In the News

Fast-food restaurants are serving up plenty of food for discussion in the debate over income inequality.

Fast-food chief executives take home $1,000 for every $1 dollar earned by their average workers, making it the most unequal sector within the U.S. economy, according to a new report from public policy group Demos.

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Fast food CEOs were paid more than 1,200 times the average fast food worker in 2012, according to a new study released Tuesday by Demos, a public policy group.

On a conference call to discuss the report New York City Comptroller Scott Stringer said such a wide income disparity could affect the city's pension fund, which holds millions of shares in several fast food companies. And it could trickle down to affect every day New Yorkers, he said. [...]

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David Novak, the CEO of YUM! Brands, which owns Taco Bell and KFC, took home more than $22 million last year after exercising stock options, according to proxy statements. The average full-time fast-food worker, by comparison, would have made about $19,000 on the year. [...]

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Economic inequality in the U.S. can be quantified in all sorts of ways. The 1 percent account for almost 40 percent of the country’s wealth.

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A newly-released study by Demos, a think-tank, shows that there is a correlation between income and voter turnout in presidential elections. Using the 2008 presidential election as a reference for the study, Demos found that the richer an individual is, the more likely they are to vote.

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Weighing in at more than $1 trillion, student loan debt is now larger than total credit card debt. Morning Editionrecently asked young adults about their biggest concerns, and more than two-thirds of respondents mentioned college debt. Many say they have put off marriage or buying a home because of the financial burden they took on as students. [...]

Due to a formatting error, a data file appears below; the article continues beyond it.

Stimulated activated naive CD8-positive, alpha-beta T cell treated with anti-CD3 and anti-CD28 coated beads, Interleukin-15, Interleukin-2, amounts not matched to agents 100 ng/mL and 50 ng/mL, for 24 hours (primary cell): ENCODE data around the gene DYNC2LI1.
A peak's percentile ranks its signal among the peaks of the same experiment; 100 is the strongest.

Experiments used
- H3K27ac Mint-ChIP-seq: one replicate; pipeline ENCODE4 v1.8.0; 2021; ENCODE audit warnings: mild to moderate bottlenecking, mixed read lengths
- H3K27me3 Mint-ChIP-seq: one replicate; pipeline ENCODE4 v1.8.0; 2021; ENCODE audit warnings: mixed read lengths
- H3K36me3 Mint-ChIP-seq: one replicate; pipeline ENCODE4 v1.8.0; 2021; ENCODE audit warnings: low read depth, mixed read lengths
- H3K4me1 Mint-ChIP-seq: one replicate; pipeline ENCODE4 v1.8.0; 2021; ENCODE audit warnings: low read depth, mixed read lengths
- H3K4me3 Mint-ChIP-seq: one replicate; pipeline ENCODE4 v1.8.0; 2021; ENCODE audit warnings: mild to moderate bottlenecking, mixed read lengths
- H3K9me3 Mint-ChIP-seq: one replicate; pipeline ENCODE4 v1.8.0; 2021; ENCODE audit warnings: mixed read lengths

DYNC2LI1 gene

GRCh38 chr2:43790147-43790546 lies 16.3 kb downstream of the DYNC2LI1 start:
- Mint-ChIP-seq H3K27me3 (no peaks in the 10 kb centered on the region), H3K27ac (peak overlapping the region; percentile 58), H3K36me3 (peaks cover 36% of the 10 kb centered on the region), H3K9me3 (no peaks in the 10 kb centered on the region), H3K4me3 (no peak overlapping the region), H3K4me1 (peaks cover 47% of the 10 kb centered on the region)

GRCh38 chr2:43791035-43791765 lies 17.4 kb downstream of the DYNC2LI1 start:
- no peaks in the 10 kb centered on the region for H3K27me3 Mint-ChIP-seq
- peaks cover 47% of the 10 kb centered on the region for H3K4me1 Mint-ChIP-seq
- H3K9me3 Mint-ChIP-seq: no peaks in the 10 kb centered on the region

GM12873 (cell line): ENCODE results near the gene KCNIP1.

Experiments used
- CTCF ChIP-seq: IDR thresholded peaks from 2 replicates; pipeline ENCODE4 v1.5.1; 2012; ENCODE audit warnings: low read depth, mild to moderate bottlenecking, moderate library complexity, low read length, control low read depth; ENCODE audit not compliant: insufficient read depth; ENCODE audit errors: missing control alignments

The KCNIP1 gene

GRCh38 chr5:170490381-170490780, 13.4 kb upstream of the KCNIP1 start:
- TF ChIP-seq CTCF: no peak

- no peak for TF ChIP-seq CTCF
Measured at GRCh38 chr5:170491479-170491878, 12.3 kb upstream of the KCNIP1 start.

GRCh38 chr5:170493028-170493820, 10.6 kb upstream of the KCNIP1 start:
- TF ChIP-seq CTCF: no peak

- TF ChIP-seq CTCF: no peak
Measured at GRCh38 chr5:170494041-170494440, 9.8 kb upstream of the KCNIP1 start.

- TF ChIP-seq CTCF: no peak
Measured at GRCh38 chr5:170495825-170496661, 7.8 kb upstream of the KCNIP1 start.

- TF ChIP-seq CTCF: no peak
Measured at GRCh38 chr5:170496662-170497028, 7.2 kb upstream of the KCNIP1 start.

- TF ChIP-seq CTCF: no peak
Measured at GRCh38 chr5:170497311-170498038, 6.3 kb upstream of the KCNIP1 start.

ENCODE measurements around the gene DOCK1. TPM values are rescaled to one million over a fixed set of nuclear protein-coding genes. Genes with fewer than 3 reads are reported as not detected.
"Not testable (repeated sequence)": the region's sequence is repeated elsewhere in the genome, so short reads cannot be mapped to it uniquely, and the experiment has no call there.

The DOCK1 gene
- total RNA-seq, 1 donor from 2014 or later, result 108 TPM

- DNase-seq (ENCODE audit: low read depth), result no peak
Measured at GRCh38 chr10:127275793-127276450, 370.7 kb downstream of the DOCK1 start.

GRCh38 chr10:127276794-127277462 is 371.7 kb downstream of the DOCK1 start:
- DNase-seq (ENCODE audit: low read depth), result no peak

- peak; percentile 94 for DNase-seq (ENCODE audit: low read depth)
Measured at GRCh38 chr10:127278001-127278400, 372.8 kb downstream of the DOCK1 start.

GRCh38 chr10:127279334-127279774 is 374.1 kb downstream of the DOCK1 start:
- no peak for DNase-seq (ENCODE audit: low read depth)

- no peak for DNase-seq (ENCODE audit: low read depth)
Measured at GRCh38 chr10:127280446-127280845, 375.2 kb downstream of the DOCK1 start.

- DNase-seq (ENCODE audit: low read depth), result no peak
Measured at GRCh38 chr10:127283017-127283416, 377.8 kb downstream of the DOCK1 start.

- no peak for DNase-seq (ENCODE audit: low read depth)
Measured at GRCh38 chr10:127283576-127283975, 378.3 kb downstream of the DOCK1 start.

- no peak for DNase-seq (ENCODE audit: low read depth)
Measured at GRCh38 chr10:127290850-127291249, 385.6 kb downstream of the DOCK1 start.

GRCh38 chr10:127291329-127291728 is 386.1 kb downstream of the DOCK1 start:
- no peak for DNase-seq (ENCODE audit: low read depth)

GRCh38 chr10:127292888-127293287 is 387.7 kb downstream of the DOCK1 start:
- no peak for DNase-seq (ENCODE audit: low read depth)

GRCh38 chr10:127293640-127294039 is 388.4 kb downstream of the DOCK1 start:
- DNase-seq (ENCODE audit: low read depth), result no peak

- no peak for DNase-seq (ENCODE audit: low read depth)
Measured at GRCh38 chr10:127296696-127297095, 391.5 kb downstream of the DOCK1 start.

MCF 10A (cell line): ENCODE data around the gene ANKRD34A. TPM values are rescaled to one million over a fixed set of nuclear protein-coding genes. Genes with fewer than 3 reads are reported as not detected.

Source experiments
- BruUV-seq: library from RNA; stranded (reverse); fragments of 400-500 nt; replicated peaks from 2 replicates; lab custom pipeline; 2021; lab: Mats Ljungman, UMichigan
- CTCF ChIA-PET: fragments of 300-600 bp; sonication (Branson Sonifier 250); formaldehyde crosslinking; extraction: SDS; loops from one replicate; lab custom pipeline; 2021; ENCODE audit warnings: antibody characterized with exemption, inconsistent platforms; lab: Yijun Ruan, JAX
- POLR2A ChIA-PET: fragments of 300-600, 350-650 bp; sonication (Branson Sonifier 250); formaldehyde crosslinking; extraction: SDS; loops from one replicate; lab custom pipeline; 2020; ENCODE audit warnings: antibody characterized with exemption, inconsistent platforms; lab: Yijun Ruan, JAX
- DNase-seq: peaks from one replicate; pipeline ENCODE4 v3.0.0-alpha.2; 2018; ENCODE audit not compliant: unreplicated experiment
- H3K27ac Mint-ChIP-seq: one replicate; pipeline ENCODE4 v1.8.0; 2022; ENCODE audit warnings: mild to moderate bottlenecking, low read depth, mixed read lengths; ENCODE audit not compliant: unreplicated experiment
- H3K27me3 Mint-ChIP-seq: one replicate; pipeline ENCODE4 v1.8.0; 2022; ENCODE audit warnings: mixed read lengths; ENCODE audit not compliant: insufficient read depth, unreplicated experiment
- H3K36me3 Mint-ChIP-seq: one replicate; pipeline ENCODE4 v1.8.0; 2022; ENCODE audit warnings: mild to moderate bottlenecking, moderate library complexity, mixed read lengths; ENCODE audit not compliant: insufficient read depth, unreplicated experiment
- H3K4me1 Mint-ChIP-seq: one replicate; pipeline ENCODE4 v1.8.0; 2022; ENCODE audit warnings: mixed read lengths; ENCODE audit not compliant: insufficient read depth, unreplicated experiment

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The Supreme Court just decided an incredibly important case called McCutcheon v. Federal Election Commission (FEC). The Court's ruling will allow unprecedented amounts of money to flow directly into our political system. [...]

The Supreme Court on Wednesday continued its crusade to knock down all barriers to the distorting power of money on American elections. In the court’s most significant campaign-finance ruling since Citizens United in 2010, five justices voted to eliminate sensible and long-established contribution limits to federal political campaigns.

On Wednesday, April 2, the United States Supreme Court ruled that any cap on the overall amount a person can spend to influence an election is unconstitutional. Following on the heels of the court's previous decision in Citizens United, the McCutcheon ruling will allow unlimited spending to influence our nation's political process. [...]

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Any doubts about the determination of an activist United States Supreme Court to rewrite election rules so that the dollar matters more than the vote were removed Wednesday, when McCutcheon v. Federal Election Commission was decided in favor of the dollar. [...]

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